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When Does My Child Need to Go to the ER for a Nose Injury?

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When Does My Child Need to Go to the ER for a Nose Injury?

Oct 03, 2022

Does your child’s nose seem to be a trauma magnet, constantly getting bumped, bruised, and bloodied? It’s pretty typical for kids to hurt their nose as they play and explore. Cindy Gellner, MD, talks about how you should treat your child’s injured nose at home and when it’s time to go to the doctor.

Episode Transcript

It can be really scary to see your child get bonked in the nose. Some noses seem to be trauma magnets and when they get hit, they get bloody, bruised and swollen. Luckily, in most cases, the nose isn't broken.

First Steps for Treating an Injured Nose

If your child's nose is hit, first, take care of the bruising and the swelling, by putting ice on the nose for about 20 minutes, and repeat this again in an hour.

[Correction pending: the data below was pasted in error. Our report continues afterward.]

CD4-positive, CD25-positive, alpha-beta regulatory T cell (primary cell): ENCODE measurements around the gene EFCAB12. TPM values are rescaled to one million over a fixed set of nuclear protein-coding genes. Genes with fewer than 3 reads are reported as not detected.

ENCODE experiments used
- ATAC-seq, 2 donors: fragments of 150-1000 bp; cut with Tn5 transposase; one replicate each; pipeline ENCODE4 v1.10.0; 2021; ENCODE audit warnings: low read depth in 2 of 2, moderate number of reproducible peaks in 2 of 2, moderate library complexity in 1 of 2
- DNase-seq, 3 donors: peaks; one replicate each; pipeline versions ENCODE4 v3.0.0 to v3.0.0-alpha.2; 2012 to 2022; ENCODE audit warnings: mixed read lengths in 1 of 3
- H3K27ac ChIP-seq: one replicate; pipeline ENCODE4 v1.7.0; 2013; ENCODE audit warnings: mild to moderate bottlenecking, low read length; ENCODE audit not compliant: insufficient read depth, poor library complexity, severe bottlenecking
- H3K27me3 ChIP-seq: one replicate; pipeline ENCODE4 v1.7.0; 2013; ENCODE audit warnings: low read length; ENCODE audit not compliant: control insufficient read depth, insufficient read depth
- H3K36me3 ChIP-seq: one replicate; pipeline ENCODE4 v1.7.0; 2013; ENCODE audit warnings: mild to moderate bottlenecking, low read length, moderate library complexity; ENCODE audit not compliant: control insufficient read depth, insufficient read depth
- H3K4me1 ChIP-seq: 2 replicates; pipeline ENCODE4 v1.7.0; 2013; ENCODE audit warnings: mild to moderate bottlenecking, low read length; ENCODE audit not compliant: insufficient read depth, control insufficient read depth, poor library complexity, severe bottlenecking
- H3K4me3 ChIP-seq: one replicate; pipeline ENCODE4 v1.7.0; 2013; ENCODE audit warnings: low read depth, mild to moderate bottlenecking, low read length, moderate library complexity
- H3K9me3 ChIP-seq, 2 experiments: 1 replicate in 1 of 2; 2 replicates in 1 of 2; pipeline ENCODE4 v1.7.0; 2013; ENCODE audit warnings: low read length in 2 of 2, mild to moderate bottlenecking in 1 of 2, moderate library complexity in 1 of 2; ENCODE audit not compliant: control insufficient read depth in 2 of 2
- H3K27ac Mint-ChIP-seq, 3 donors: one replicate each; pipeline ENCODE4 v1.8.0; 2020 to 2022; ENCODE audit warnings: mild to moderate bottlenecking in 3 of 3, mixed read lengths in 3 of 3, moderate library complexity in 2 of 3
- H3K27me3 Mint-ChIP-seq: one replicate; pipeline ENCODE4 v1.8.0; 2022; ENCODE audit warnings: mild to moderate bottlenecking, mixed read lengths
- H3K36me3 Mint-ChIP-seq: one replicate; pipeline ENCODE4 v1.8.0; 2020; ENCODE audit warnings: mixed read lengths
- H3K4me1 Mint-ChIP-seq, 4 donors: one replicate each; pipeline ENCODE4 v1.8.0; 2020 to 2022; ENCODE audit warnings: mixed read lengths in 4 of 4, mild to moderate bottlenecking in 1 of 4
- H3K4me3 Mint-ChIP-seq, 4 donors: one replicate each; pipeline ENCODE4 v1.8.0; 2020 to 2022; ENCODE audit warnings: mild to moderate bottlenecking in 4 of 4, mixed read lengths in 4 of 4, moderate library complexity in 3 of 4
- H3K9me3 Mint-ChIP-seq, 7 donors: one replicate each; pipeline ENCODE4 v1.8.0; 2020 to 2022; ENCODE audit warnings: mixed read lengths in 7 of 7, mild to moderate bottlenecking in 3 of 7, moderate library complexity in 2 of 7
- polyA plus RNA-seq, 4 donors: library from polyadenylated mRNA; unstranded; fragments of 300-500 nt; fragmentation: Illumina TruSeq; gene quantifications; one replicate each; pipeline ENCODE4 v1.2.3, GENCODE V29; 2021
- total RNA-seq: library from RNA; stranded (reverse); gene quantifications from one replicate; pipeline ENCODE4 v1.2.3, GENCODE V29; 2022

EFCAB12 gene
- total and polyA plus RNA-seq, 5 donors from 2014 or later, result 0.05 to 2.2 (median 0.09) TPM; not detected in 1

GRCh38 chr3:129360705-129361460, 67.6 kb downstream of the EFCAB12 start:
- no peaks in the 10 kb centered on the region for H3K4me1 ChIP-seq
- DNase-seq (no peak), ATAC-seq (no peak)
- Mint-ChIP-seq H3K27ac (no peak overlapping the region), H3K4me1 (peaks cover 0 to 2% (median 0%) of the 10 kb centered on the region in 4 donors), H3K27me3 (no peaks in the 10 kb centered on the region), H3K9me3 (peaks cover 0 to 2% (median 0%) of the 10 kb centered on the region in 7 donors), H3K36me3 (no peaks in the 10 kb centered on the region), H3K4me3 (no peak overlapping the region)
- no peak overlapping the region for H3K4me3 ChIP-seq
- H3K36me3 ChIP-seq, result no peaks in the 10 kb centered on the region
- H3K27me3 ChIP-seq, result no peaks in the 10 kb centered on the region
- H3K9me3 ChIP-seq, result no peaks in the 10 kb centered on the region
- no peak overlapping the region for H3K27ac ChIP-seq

You can give your child Tylenol or Motrin for pain. If there is a cut on the nose, clean the area with soap and water, and then cover it with gauze to stop the bleeding. Once the bleeding has stopped, you can put on antibiotic ointment and a Band-Aid to keep the area clean.

Be prepared for a nose bleed because this will happen. Noses have a great blood supply which means, they can make a literal bloody mess. Bleeding that goes on continuously for more than 30 minutes, though, that's concerning.

When to Seek Professional Help

If you're not sure if your child's nose is really broken, wait a few days and let the swelling go down. If you're not sure, and your child can breathe okay, and the nose isn't crooked, wait about four to five days, to see what the nose looks like after the swelling is gone. If it still looks odd, ENT needs to see them quickly, because the nose will need to be reset by ten days after the injury.

If your child's nose is crooked, or they can't breathe out of it, they need to be seen in the ER. X-rays won't help diagnose a broken nose, and if there's a concern that your child's nose needs ENT to see them urgently, a CT scan may be done to see how bad the damage is, and how quickly it needs to be fixed.

Noses will get hit, but most heal fine by themselves.


updated: October 3, 2022
originally published: September 26, 2016